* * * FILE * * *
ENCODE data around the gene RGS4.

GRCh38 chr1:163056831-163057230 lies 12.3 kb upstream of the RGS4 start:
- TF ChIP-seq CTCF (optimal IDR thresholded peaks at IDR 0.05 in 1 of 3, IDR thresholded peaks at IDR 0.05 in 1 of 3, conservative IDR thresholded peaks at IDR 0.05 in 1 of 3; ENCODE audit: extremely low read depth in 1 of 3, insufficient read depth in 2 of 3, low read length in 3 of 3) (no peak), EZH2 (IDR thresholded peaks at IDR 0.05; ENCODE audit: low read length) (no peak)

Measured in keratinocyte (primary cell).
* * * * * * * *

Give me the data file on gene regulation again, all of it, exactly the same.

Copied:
ENCODE data around the gene RGS4.

GRCh38 chr1:163056831-163057230 lies 12.3 kb upstream of the RGS4 start:
- TF ChIP-seq CTCF (optimal IDR thresholded peaks at IDR 0.05 in 1 of 3, IDR thresholded peaks at IDR 0.05 in 1 of 3, conservative IDR thresholded peaks at IDR 0.05 in 1 of 3; ENCODE audit: extremely low read depth in 1 of 3, insufficient read depth in 2 of 3, low read length in 3 of 3) (no peak), EZH2 (IDR thresholded peaks at IDR 0.05; ENCODE audit: low read length) (no peak)

Measured in keratinocyte (primary cell).